Flexible learning in the digital age

I think flexible learning is good, but I also find it very difficult. I think I am a quite organized person, however, the learning opportunities in this case are unlimited, and I still haven’t found out how to set limits and restrictions. Maybe it will get easier when I am more used to it. Probably flexible learning is here to stay. According to the Higher Educational Academy (Ryan and Tilbury) flexible learning is about “enabling choice and responsiveness in pace, place and mode of learning”. When I am thinking about flexible learning I think about the aspects; when (pace), where (place), and how (mode of delivery). The flexibility should be there for the students as well as for the teachers. One should really think twice before deciding which method to use for a course, there are pros and cons for both face to face teaching and flexible online learning (University of Washington). Maybe a mixture of both methods would do the trick? However, in both cases there need to be clearly stated learning outcomes and alignment.

It seems difficult to have get-together sessions and discussions when a course is flexible. People have different schedules and habits; they are online at different times. Also digital literacy can make it hard, people are at different levels. Learners also have different goals with the courses they attend; that might be very obvious when it comes to flexible learning and some collaborative work should be done.

What platforms should be used, and which should be chosen for a certain activity? Since I am new in this, I like to use Google+, learn how it works and how to make the most out of it. There is the possibility to write comments in the groups where I participate and we have tried a hangout. I have also just started to use Padlet in a small group from the PBL.

I followed the twitterchat on Wednesday. There were some interesting comments but I also found that threads got lost because of the media, it goes too fast and the writing is too short. However, it gives an idea of “in which direction the wind is blowing”.

There are many suggestions to different platforms in the FDOL groups. A lot of the participants are far more experienced in this field then I am. I try to save as many links and collect as many names of platforms and suggestions of how to use them as I can, good for the future. Up till now the platforms of the FDOL course and Padlet are quite enough for me to handle.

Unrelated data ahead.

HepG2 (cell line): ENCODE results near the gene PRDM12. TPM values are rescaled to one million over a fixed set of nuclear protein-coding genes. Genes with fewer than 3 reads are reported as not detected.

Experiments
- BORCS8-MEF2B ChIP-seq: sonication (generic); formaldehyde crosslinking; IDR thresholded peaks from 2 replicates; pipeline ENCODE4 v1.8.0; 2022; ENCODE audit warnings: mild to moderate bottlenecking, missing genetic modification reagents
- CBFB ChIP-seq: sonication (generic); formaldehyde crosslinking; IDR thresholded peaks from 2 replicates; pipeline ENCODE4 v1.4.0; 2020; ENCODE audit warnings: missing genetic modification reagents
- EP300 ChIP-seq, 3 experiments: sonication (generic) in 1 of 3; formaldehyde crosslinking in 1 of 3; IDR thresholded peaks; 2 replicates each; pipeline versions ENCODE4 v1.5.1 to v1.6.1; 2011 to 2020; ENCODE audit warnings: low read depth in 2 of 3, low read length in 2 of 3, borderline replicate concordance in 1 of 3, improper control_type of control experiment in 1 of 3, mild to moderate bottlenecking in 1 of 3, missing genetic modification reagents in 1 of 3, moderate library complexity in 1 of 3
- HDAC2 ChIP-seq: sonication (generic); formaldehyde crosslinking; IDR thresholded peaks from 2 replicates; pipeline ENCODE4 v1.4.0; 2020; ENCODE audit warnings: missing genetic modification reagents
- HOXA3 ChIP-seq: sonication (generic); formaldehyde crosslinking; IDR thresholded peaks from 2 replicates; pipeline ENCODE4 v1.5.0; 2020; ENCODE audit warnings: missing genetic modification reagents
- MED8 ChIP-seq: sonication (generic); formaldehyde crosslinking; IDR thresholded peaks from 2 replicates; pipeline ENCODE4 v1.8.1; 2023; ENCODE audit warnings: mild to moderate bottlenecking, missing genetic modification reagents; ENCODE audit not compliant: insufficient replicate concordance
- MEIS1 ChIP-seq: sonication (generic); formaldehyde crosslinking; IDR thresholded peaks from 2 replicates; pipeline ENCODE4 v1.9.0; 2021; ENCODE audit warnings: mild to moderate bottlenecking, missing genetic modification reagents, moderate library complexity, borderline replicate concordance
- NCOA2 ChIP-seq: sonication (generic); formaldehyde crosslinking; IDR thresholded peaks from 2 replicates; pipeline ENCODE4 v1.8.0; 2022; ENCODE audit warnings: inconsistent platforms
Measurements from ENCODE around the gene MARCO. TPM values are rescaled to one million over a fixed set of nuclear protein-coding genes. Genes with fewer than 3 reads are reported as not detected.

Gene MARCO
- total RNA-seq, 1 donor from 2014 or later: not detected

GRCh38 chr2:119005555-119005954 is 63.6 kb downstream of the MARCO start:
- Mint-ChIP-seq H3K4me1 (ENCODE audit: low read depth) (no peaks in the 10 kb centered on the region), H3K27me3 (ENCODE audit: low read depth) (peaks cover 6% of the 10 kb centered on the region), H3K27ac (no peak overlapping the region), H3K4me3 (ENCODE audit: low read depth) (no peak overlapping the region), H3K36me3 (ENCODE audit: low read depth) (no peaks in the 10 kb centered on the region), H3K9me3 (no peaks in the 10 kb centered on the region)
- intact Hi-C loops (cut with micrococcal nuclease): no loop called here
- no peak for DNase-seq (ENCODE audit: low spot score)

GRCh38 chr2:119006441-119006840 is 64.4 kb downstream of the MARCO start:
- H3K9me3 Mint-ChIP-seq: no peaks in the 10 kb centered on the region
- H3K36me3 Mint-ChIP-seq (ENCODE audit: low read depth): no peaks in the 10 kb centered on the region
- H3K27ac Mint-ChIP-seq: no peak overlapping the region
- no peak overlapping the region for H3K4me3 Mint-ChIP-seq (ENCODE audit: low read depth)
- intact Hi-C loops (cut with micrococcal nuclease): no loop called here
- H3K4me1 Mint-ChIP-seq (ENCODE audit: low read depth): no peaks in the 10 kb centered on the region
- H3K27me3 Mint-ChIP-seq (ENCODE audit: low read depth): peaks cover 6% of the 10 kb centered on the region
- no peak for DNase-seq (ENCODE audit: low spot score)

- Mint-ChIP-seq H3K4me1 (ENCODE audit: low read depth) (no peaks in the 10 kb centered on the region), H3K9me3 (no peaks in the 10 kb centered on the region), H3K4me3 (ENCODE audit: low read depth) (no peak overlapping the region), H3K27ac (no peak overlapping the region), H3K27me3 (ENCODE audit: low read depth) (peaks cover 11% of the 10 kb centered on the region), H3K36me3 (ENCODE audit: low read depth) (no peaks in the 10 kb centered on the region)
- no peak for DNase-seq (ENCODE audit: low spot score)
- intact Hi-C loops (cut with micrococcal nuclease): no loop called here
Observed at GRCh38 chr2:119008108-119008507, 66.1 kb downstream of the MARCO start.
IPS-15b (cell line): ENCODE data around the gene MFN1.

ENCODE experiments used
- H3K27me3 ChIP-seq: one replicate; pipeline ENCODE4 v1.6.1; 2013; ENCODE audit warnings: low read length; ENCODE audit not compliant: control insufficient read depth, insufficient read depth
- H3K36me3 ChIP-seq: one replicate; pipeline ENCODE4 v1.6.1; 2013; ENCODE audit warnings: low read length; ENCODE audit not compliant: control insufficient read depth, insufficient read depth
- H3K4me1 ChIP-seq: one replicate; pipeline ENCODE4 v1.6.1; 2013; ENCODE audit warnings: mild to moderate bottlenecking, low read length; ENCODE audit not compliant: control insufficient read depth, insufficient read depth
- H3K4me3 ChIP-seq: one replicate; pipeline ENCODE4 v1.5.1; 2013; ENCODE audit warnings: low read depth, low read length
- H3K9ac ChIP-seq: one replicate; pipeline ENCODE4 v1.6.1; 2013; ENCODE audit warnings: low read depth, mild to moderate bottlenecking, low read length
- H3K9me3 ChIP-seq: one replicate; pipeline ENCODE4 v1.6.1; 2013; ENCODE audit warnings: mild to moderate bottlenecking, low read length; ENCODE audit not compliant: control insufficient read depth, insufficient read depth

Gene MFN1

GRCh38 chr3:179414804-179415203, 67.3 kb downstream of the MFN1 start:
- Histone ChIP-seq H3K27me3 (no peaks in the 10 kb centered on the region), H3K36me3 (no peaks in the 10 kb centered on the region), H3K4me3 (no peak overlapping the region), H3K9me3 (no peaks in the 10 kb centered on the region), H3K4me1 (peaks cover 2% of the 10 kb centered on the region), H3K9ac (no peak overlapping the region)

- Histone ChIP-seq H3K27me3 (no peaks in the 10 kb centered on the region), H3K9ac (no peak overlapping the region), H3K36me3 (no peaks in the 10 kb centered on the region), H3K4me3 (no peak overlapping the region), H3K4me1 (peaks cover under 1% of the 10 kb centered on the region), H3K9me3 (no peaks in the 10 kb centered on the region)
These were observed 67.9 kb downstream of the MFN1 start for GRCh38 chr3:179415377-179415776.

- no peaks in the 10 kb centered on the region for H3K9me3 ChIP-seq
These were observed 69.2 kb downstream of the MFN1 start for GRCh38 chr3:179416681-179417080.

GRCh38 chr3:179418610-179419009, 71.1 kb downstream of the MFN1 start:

I think that having some kind of discussion with video and audio would make it easier to collaborate on-line afterwards. At least that was what happened in our PBL-group, after having a, non-very successful, hangout. We noticed that it was easier to write comments and discuss with those that had participated in the hangout, and the tone changed.

According to Ryan and Tilbury learner empowerment is an important pedagogy in flexible learning. It involves co-creation, something that might challenge teachers and change the old dynamics of learning interaction. Three of us in the PBL group are trying to work together on a specific topic. We haven’t agreed on what yet,” challenges with collaborative synchronous learning” has been proposed by one of the facilitators. I think the subject is great and we can use our own experiences from the FDOL course. We haven’t agreed on how we should work either. We now have a private group on Padlet where we can put in comments and suggestions. The challenge is to move further…

Ryan A and Tilbury D. Flexible pedagogies: new pedagogical ideas. http://www.heacademy.ac.uk/assets/documents/flexiblelearning/Flexiblepedagogies/new_ped_ideas/npi_report.pdf

University of Washington. Leading change in public higher education. http://www.washington.edu/provost/files/2012/11/edtrends_Pros-Cons-ClassFormats.pdf


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